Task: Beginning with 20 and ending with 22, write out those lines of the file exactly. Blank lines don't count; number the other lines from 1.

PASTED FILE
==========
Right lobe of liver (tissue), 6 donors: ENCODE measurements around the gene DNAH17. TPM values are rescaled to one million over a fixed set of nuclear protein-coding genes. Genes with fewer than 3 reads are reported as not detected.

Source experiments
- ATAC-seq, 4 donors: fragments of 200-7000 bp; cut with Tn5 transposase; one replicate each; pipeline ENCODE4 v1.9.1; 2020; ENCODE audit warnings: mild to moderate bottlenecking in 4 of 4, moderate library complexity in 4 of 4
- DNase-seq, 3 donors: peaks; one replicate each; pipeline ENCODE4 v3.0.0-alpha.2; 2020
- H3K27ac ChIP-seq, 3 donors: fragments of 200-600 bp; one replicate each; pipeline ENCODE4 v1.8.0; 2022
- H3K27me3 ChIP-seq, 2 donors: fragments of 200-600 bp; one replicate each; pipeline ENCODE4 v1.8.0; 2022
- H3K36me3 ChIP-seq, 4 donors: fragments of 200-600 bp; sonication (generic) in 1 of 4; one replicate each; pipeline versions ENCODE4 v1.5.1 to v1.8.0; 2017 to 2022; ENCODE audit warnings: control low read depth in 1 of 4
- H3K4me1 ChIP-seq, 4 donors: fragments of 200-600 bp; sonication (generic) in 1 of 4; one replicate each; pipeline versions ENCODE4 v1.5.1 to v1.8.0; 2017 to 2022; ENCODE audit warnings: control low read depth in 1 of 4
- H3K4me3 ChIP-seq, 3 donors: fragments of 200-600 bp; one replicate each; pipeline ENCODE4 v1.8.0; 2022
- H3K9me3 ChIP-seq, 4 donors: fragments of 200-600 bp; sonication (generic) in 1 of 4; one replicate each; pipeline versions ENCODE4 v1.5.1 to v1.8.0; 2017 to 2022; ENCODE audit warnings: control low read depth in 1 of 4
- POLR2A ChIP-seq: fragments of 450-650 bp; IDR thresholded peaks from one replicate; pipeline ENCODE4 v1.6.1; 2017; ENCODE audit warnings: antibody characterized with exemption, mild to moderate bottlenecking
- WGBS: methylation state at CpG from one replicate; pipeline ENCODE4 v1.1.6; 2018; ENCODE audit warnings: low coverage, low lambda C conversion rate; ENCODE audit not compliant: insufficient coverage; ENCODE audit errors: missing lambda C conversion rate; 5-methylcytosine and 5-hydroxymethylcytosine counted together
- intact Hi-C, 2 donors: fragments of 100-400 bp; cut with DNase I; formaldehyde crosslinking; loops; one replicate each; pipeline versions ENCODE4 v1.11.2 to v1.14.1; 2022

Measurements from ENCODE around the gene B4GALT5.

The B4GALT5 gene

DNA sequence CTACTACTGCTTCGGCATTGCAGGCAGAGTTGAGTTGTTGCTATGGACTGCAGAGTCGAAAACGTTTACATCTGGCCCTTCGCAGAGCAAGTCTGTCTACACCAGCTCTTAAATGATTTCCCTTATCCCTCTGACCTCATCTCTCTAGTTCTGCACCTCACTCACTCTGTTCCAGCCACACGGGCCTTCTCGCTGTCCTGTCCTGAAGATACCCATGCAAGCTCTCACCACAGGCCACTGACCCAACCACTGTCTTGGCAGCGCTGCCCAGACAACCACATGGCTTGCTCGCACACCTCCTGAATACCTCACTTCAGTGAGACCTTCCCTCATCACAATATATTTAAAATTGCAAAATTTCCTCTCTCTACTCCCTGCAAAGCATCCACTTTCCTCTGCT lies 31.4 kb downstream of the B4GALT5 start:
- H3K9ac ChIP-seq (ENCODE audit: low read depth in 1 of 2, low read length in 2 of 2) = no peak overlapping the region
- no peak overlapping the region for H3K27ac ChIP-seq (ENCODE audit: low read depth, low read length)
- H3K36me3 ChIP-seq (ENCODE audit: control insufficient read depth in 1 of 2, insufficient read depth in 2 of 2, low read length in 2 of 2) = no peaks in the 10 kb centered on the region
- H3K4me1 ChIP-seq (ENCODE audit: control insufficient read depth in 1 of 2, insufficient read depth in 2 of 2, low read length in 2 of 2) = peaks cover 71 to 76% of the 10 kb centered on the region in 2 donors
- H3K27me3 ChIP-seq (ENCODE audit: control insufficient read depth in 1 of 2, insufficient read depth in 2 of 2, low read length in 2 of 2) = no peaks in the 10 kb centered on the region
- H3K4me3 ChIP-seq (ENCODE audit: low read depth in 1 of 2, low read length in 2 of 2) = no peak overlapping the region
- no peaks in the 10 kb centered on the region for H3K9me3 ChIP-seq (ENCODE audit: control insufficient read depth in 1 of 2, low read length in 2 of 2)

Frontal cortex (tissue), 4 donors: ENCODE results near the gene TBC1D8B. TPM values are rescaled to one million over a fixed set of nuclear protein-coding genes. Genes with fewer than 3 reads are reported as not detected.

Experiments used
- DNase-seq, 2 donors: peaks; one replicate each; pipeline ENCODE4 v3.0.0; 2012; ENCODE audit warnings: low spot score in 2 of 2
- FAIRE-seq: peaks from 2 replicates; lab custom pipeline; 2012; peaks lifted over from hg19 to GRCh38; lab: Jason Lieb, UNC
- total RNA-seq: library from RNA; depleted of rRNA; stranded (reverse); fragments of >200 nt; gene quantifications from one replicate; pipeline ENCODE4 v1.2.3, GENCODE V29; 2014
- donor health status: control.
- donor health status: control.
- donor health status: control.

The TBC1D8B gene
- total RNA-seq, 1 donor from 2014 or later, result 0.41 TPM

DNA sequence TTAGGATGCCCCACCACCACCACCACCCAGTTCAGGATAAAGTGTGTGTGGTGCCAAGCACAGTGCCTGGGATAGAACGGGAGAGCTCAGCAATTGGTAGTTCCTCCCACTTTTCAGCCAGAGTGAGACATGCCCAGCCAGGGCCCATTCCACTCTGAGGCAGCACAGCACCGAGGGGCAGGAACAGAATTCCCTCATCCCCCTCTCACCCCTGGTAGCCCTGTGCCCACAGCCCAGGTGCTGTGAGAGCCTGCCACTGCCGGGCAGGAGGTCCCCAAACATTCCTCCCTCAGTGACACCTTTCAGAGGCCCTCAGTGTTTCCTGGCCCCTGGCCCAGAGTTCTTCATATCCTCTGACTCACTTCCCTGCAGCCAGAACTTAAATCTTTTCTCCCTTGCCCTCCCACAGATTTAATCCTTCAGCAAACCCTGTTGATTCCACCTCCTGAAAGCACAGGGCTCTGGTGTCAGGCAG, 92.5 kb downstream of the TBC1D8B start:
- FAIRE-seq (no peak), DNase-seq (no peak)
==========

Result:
- H3K4me1 ChIP-seq (ENCODE audit: control insufficient read depth in 1 of 2, insufficient read depth in 2 of 2, low read length in 2 of 2) = peaks cover 71 to 76% of the 10 kb centered on the region in 2 donors
- H3K27me3 ChIP-seq (ENCODE audit: control insufficient read depth in 1 of 2, insufficient read depth in 2 of 2, low read length in 2 of 2) = no peaks in the 10 kb centered on the region
- H3K4me3 ChIP-seq (ENCODE audit: low read depth in 1 of 2, low read length in 2 of 2) = no peak overlapping the region